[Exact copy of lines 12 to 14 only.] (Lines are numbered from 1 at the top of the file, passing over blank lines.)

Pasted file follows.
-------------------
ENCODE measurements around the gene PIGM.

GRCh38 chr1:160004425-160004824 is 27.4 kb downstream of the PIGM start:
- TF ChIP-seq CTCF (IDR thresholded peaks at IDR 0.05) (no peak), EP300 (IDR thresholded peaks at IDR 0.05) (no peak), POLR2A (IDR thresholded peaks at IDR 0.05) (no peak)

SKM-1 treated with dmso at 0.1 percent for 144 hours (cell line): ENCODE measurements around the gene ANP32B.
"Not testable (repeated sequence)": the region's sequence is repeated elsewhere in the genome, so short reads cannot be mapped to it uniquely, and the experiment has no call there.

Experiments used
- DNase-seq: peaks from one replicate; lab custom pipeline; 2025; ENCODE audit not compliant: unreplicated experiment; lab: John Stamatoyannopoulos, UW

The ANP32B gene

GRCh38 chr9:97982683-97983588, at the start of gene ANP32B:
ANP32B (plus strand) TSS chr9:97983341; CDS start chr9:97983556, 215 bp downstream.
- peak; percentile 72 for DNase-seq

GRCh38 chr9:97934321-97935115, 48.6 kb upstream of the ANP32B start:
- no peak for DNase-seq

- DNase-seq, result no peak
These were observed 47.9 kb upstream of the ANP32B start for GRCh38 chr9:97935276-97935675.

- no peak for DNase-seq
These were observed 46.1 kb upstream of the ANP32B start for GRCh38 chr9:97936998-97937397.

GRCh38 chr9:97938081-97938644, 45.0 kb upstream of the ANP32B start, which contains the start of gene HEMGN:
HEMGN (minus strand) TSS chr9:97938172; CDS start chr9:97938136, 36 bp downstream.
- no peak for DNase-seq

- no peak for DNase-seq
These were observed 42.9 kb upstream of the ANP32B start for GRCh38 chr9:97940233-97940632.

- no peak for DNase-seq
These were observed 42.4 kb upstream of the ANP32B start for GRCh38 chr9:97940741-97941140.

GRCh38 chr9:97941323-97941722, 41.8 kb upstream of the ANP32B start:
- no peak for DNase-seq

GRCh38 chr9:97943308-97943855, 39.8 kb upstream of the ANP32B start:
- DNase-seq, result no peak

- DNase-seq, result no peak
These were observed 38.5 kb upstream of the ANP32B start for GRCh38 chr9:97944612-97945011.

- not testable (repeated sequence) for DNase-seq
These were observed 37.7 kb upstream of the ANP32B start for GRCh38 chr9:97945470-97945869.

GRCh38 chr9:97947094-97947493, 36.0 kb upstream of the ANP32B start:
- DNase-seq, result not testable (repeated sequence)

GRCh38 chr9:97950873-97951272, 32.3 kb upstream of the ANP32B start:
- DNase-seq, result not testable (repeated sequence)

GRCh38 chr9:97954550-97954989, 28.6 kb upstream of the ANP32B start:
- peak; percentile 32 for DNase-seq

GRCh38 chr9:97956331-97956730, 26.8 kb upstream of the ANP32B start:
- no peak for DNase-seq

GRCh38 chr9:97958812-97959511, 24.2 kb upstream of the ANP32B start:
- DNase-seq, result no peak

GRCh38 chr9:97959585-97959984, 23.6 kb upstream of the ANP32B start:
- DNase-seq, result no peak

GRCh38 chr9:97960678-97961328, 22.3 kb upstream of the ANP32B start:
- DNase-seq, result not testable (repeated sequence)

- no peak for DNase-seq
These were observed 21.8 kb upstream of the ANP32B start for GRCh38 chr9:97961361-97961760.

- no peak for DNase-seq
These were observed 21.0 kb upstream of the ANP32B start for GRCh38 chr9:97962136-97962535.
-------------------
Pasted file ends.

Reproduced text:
GRCh38 chr9:97934321-97935115, 48.6 kb upstream of the ANP32B start:
- no peak for DNase-seq

- DNase-seq, result no peak